Graham Hill

Personal Information

Full Name
Norman Graham Hill
Place of Birth
Hampstead, London, Great Britain
CountryUnited Kingdom United Kingdom
Place of Death
Arkley, Hertfordshire, Great Britain

About Graham Hill

Graham Hill F1 Career Overview

The effervescent Graham Hill arguably defined F1 as the sport it would go on to become with his delicate race craft and his meticulous record-keeping making him the star of his generation.

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Graham Hill F1 Career Overview

The effervescent Graham Hill arguably defined F1 as the sport it would go on to become with his delicate race craft and his meticulous record-keeping making him the star of his generation.

F1 World Champion in 1962 and 1968 - as well as runner-up on three occasions in between - Hill, together with Jack Clark, were considered the stars of their eras, though it was only Hill that was able to conclude his career on his terms after turning to race team management in 1975.

However, the same year he - and four other members of the Embassy Hill team he’d founded - lost their lives in an aircraft accident he was piloting while attempting to land. He died on 29 November 1975 aged 45.

During his time in F1, Hill won 14 races from 176 starts and is the only person to hold the so-called ‘Triple Crown”; victory in the F1 Monaco Grand Prix, Indianapolis 500 and Le Mans 24 Hours.

Graham’s son Damon would go on to become the 1996 F1 World Champion making them the first drivers from the same family to win a world title. This has since been replicated by the Rosbergs (Keke 1984, Nico 2016).

Graham Hill F1 Career - Team-by-Team

Lotus: 1958-1959

Hill began his motorsport career as a mechanic with Team Lotus before working his way into a race seat and received his maiden F1 outing during the prized Monaco Grand Prix with the same team, a race he’d go on to clinch five times during his career.

Maintaining his seat for much of the year, Hill’s success was limited to a couple of non-point scoring finishes to the end of the year, form that went on to define his first full season, again with Lotus in 1969 with a best finish of seventh in the Netherlands Grand Prix.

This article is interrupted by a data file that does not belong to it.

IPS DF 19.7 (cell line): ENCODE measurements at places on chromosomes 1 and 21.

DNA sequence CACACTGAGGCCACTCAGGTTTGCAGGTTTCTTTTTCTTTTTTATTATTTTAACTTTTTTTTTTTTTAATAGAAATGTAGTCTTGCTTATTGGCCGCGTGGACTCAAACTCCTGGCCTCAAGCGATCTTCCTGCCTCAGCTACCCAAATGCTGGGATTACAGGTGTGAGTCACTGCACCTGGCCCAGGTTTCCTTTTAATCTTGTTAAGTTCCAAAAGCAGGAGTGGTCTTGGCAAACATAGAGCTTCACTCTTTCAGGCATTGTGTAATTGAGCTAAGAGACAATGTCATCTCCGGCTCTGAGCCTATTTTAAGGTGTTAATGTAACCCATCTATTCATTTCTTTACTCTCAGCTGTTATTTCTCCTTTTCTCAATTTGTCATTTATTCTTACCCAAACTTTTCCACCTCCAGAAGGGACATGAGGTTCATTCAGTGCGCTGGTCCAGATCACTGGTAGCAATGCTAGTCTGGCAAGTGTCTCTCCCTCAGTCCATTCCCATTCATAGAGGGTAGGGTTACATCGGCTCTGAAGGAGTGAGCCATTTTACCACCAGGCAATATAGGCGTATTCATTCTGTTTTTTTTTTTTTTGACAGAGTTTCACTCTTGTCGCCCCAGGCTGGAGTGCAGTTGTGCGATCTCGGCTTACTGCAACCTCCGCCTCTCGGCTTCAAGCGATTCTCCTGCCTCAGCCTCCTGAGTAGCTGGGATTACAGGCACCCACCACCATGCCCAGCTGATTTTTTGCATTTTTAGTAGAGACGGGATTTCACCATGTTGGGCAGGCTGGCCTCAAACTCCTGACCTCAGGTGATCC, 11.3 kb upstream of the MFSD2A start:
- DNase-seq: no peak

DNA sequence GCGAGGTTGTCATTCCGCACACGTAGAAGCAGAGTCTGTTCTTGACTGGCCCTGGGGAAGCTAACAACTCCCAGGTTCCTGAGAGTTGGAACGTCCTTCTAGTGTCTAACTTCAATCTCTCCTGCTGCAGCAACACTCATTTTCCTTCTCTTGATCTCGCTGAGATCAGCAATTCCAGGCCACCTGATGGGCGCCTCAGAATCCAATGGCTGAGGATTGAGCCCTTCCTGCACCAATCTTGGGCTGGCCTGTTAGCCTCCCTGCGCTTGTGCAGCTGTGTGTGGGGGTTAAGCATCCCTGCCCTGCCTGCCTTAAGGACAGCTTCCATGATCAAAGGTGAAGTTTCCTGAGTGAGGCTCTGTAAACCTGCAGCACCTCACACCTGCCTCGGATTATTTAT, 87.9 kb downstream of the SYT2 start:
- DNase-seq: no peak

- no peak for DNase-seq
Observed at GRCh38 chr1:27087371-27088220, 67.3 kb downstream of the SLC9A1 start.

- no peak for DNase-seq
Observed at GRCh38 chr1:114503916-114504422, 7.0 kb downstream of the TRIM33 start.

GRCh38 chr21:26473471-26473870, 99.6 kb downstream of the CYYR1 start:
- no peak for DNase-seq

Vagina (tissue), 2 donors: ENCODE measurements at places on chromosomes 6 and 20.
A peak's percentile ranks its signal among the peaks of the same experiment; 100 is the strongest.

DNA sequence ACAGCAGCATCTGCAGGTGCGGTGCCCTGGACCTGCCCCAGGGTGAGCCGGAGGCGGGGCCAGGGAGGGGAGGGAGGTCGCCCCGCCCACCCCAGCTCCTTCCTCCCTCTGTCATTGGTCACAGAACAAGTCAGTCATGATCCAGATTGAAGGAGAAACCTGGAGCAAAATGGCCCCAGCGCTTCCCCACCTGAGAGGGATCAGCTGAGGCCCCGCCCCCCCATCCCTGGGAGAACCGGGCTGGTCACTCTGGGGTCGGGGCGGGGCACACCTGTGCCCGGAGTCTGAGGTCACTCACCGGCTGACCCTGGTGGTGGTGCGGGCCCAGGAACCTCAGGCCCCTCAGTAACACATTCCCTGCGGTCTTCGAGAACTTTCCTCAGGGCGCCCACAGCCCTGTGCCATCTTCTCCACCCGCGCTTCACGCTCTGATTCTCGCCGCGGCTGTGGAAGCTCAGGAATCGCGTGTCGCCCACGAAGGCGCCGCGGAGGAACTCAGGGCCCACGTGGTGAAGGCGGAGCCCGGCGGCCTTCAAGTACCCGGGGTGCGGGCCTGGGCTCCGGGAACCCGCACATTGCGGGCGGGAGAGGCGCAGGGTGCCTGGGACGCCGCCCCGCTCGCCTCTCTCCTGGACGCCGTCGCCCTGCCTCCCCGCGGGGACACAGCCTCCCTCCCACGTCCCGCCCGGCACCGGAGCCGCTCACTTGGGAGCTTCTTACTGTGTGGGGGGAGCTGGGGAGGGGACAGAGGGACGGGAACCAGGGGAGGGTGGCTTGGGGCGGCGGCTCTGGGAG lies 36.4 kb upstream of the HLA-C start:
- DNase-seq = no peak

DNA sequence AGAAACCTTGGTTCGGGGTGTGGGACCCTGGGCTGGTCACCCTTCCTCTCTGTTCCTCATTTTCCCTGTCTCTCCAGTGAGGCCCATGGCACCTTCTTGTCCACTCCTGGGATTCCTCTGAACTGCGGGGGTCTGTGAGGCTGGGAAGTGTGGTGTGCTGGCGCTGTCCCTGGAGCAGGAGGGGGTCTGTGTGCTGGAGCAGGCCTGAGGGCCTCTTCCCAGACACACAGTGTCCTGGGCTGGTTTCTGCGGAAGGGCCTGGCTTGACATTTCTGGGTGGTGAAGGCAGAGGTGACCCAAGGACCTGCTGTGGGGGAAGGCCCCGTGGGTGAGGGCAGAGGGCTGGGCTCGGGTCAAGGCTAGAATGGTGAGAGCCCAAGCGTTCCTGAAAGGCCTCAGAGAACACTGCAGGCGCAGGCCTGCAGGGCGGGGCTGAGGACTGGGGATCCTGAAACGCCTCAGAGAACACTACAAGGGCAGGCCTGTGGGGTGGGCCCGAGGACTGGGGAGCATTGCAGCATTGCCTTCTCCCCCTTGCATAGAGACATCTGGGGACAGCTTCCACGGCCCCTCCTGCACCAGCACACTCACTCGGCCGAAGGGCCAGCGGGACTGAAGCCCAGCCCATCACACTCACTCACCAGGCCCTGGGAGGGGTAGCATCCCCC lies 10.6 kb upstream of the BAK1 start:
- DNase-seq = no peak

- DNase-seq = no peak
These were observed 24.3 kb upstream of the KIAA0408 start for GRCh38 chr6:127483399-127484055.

BRM: 1960-1966

A switch to BRM brought Hill his best successes and though his maiden campaign was a lean year in which he scored only once, his maiden top five finish was still a maiden podium in the Netherlands Grand Prix at Zandvoort.

Things started to look up for Hill the following year in 1961 with top six results in France and the United States before launching what would go on to becoming his first F1 World Championship title in 1962

Driving an improved car and growing in confidence, Zandvoort set the scene for his first win at the start of the year before a rout of three wins from the final four races at the Nordschleife, Monza and in East London (South Africa) saw him overhaul Jim Clark for the crown.

More glory came in BRM colours the following years even if the title crown remained agonisingly just out of reach again. In 1963, Hill achieved the first of what would have been five victories at the Monaco Grand Prix but despite that and a further five other victories over the next three years he’d finish runner-up each time to Clark (twice) and John Surtees.

By 1966 the BRM package was slipping down the pecking order relative to Brabham and Cooper and after a winless season decided on a return to Lotus for the 1967 season.

Lotus: 1967-1970

Resuming ties with Lotus, Hill was tasked with leading development with the new Lotus 49, which had been built to take on the new threat of Cooper and BRM. Though frail the car showed good promise in Hill’s hands in 1967 and a pair of podiums - amid a slew of DNFs - gave the team fresh hope for the 1968 season.